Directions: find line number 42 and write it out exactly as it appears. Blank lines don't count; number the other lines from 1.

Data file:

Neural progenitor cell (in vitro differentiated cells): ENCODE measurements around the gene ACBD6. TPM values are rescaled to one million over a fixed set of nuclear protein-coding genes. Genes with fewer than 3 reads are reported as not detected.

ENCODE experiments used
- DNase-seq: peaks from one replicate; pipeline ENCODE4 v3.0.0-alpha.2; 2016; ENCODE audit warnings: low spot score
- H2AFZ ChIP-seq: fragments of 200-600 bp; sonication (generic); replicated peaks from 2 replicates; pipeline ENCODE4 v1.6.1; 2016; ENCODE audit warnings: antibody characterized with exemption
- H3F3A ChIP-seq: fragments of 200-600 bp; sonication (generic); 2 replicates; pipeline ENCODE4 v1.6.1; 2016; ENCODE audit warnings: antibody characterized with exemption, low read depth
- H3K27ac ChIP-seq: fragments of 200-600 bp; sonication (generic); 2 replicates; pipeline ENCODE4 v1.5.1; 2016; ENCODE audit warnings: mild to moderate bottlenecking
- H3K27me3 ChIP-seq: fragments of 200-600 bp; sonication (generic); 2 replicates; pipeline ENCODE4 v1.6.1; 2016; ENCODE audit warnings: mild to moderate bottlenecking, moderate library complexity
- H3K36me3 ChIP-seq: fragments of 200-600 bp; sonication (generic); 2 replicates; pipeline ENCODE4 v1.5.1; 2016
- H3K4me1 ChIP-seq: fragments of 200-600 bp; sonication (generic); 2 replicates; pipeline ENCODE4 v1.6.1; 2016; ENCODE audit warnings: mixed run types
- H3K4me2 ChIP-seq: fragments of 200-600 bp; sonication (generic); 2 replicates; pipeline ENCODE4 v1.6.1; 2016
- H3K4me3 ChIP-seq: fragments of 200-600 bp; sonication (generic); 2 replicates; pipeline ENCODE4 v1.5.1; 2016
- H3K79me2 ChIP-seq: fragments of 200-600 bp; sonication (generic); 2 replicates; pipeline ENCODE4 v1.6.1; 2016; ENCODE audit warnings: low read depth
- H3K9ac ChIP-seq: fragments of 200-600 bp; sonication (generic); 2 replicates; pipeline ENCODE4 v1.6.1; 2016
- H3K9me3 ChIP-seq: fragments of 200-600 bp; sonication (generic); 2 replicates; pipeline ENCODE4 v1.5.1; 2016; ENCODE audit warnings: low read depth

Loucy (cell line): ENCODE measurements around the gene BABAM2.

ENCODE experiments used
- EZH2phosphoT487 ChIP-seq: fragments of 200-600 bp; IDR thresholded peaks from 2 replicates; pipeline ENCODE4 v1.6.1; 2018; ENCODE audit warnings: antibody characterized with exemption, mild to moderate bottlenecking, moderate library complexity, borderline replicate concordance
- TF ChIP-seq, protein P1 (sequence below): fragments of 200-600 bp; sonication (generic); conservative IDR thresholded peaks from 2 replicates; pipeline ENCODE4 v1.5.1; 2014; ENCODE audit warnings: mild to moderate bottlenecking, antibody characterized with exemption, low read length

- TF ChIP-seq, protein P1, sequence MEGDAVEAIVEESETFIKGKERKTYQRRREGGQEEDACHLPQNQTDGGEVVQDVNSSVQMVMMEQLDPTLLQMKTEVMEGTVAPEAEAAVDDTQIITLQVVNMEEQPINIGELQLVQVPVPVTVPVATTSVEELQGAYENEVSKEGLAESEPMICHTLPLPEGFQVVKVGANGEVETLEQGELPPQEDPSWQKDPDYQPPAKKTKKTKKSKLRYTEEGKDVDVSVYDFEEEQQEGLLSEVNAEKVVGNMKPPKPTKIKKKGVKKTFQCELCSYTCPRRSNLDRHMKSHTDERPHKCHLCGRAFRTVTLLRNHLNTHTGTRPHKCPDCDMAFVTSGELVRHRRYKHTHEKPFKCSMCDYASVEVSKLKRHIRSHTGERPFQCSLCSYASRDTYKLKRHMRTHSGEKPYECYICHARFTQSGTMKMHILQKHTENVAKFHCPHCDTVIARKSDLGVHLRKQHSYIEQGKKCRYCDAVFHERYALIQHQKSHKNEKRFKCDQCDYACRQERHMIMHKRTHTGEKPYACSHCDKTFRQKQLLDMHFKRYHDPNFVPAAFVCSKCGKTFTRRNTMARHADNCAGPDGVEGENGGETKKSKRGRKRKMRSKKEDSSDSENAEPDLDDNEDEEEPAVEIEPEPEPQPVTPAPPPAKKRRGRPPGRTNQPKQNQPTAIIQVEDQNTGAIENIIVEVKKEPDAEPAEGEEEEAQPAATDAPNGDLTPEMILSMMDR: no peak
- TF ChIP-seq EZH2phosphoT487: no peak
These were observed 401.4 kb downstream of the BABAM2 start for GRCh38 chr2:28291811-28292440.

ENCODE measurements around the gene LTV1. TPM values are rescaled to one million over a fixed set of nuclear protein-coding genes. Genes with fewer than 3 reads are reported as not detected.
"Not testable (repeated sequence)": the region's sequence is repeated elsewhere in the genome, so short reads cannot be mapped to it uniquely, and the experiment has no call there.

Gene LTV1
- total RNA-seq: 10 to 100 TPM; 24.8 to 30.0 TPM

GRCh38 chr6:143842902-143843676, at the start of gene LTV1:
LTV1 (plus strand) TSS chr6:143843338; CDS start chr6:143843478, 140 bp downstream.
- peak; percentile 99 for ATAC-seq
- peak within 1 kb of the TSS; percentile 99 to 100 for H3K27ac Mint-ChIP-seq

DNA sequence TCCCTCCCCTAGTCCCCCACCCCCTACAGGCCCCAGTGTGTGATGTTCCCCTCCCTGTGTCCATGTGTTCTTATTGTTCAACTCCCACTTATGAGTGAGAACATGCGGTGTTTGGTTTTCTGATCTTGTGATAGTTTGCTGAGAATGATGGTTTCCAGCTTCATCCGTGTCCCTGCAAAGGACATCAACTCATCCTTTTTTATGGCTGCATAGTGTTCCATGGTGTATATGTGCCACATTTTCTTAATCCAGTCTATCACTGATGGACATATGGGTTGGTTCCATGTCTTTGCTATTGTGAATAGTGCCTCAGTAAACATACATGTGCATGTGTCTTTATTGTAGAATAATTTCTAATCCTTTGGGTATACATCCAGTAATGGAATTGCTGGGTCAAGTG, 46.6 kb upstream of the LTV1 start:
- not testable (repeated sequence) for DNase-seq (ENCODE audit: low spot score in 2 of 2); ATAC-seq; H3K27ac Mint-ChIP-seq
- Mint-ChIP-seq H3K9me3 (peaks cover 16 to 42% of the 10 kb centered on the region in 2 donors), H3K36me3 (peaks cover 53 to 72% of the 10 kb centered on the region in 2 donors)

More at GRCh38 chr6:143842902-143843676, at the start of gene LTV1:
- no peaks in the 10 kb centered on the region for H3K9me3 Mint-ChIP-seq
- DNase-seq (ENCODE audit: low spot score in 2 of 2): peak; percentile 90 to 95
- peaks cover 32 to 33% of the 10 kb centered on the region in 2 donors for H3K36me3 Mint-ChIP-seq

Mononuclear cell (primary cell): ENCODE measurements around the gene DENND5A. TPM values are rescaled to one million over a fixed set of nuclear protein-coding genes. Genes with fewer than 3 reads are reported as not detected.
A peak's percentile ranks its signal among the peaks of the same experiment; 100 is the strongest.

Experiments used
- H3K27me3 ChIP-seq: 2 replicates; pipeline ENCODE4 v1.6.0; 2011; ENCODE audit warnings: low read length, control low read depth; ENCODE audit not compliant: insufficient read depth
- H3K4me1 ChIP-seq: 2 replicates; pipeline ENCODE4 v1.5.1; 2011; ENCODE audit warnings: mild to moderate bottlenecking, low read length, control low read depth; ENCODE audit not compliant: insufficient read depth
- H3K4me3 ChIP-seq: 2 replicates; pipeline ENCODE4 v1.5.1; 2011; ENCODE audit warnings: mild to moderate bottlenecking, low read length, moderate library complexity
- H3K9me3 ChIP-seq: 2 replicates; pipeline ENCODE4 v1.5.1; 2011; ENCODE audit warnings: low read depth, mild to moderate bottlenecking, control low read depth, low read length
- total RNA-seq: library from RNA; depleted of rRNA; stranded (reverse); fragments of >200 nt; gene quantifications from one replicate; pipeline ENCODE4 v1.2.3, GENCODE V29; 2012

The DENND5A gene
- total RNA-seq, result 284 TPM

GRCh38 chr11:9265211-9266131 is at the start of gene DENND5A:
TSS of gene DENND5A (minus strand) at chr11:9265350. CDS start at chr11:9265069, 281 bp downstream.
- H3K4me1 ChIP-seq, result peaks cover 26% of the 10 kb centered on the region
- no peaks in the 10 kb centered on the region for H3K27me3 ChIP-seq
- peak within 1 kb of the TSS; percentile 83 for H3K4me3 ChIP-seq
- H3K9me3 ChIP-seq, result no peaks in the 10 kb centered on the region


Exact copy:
- H3K4me3 ChIP-seq: 2 replicates; pipeline ENCODE4 v1.5.1; 2011; ENCODE audit warnings: mild to moderate bottlenecking, low read length, moderate library complexity